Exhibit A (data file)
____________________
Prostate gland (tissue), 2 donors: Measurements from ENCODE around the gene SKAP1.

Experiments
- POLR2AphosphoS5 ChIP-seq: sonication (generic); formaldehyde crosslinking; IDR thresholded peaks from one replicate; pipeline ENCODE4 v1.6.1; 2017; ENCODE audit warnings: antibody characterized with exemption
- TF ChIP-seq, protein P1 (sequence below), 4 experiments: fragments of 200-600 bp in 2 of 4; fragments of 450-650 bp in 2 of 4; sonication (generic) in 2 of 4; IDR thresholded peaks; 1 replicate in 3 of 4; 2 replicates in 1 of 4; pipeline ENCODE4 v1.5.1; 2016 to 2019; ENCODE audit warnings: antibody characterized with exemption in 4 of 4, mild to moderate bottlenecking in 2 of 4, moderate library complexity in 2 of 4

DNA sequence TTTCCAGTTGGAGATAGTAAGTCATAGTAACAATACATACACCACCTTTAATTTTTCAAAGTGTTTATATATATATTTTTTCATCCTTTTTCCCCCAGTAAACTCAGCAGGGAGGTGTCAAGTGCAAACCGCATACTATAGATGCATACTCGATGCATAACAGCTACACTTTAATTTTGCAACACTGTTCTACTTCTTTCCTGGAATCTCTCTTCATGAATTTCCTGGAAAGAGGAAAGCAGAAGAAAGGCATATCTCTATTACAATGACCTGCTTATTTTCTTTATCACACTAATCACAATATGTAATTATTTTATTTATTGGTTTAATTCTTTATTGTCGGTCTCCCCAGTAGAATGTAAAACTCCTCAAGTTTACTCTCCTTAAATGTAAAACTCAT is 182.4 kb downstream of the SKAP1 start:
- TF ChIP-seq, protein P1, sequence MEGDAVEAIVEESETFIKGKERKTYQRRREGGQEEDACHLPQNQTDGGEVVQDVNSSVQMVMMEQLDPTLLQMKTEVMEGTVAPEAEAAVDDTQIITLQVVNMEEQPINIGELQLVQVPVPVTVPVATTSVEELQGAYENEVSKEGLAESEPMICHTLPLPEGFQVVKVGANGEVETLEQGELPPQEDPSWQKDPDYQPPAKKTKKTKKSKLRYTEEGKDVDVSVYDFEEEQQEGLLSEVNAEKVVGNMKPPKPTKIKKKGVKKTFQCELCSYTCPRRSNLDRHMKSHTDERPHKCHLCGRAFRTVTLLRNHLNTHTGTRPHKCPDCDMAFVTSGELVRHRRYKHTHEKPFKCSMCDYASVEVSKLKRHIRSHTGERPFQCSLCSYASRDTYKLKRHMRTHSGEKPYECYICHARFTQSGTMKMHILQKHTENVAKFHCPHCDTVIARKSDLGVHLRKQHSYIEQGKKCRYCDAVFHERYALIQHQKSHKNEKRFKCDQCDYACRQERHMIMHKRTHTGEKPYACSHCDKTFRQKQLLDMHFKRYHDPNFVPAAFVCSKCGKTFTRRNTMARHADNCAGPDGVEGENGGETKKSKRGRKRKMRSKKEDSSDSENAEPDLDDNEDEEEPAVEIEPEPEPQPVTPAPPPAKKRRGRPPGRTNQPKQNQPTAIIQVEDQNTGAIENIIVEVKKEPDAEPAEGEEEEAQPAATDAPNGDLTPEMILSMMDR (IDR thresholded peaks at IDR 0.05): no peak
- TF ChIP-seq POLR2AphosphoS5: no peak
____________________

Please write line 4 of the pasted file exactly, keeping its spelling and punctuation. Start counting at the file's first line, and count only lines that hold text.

- TF ChIP-seq, protein P1 (sequence below), 4 experiments: fragments of 200-600 bp in 2 of 4; fragments of 450-650 bp in 2 of 4; sonication (generic) in 2 of 4; IDR thresholded peaks; 1 replicate in 3 of 4; 2 replicates in 1 of 4; pipeline ENCODE4 v1.5.1; 2016 to 2019; ENCODE audit warnings: antibody characterized with exemption in 4 of 4, mild to moderate bottlenecking in 2 of 4, moderate library complexity in 2 of 4